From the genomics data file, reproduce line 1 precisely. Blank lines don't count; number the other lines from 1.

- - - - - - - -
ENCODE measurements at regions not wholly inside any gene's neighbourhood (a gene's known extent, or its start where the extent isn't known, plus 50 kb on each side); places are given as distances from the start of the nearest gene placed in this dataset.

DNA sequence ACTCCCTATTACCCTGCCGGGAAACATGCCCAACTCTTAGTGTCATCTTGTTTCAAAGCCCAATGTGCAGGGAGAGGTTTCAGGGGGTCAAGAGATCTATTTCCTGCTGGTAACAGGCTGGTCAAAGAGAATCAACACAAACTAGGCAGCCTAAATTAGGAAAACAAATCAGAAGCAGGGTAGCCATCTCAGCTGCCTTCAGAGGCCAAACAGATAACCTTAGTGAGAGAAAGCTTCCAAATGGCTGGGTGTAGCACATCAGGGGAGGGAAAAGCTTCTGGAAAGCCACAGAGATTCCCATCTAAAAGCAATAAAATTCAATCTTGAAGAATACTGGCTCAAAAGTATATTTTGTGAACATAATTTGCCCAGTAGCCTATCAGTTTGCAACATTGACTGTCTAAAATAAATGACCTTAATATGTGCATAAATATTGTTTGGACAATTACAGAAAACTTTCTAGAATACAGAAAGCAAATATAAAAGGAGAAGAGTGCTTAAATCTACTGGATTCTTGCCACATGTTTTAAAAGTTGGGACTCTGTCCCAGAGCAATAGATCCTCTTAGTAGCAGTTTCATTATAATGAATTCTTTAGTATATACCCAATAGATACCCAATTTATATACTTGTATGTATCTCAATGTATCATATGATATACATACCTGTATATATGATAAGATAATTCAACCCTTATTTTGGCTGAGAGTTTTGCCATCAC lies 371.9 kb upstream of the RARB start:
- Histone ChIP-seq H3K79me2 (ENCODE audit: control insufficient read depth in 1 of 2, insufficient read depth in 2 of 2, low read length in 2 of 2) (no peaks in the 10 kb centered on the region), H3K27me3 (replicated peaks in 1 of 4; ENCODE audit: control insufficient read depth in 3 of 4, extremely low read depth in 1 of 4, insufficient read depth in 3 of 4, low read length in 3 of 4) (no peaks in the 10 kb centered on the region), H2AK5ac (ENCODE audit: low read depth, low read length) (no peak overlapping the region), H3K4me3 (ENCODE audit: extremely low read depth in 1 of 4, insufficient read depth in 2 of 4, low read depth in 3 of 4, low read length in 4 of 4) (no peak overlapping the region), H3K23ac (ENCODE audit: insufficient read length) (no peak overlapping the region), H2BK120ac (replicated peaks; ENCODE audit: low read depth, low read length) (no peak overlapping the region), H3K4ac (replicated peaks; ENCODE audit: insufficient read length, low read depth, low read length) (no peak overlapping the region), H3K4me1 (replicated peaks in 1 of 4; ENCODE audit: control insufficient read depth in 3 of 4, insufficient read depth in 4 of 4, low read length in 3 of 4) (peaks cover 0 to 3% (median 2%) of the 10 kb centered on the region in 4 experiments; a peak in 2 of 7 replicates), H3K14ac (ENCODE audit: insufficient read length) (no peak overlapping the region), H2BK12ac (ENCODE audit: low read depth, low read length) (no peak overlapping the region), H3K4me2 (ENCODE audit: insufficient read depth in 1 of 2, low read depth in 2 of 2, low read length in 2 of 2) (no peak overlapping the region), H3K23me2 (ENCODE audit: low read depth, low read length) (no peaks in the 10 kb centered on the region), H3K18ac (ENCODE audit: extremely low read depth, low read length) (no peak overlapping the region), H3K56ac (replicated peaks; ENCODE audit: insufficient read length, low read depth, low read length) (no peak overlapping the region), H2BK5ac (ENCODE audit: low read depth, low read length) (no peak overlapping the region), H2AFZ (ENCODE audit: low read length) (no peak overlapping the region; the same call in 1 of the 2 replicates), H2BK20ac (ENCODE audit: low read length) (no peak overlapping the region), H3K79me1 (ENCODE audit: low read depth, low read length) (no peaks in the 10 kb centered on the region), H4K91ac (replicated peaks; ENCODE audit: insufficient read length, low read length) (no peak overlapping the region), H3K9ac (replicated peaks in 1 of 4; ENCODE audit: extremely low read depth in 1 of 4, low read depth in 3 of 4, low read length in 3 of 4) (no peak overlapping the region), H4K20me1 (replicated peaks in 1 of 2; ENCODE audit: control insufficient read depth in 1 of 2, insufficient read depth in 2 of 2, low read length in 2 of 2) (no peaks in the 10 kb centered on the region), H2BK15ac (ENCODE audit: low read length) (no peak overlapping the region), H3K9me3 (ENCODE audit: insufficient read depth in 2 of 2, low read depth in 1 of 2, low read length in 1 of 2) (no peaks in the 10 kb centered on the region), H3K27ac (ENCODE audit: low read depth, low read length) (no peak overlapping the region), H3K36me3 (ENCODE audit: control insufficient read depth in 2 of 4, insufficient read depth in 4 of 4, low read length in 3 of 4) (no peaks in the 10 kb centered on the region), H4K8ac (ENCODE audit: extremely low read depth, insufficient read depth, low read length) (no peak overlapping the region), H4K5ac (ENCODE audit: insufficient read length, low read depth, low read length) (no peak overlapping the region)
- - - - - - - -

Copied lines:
ENCODE measurements at regions not wholly inside any gene's neighbourhood (a gene's known extent, or its start where the extent isn't known, plus 50 kb on each side); places are given as distances from the start of the nearest gene placed in this dataset.